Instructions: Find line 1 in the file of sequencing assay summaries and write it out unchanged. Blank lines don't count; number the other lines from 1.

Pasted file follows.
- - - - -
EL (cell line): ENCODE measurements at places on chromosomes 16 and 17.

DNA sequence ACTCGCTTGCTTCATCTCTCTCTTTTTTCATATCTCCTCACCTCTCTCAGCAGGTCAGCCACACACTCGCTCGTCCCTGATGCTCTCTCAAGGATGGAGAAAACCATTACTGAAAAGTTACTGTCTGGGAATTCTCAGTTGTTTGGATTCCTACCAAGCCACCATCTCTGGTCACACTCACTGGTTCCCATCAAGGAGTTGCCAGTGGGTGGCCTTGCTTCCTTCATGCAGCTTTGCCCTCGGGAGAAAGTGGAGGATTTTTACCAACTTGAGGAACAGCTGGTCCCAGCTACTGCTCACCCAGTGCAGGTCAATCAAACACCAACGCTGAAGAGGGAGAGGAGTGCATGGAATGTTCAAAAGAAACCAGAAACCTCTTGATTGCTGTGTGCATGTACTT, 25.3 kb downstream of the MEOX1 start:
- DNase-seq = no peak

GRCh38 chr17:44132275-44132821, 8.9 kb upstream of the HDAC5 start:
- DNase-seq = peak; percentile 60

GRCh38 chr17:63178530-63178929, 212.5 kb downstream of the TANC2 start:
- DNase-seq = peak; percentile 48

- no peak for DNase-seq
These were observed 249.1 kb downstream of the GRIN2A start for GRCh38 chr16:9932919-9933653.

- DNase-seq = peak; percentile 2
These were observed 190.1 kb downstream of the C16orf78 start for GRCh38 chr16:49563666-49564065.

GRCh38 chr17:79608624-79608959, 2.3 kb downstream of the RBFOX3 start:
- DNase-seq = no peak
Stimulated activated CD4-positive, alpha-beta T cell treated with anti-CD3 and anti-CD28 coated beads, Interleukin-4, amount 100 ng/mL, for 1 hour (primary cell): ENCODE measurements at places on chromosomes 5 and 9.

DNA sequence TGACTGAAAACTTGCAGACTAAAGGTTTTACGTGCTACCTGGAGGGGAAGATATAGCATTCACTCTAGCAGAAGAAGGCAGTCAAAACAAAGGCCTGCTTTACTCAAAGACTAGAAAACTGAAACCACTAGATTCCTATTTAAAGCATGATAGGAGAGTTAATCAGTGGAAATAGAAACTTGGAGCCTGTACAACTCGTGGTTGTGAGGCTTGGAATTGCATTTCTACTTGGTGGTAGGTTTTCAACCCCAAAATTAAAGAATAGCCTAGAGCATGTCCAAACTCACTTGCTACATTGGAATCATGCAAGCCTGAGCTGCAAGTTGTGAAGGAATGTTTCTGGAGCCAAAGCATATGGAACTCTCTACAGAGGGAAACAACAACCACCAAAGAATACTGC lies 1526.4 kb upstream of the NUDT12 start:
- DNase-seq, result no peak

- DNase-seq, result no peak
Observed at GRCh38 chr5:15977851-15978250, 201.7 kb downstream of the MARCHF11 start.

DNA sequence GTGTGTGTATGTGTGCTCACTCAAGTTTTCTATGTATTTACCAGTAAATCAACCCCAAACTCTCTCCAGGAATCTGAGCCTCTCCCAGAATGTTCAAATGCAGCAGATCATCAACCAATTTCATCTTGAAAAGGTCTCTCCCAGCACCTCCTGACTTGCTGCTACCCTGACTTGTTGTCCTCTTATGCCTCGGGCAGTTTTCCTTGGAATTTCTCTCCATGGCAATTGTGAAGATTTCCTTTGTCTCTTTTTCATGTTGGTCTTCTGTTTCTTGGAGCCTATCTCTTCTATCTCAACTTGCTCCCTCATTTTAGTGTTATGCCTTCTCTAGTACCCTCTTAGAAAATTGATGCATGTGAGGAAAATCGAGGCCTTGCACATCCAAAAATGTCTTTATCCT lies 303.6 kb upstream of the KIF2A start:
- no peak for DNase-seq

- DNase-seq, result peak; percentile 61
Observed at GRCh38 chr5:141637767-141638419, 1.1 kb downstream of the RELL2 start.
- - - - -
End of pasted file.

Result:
EL (cell line): ENCODE measurements at places on chromosomes 16 and 17.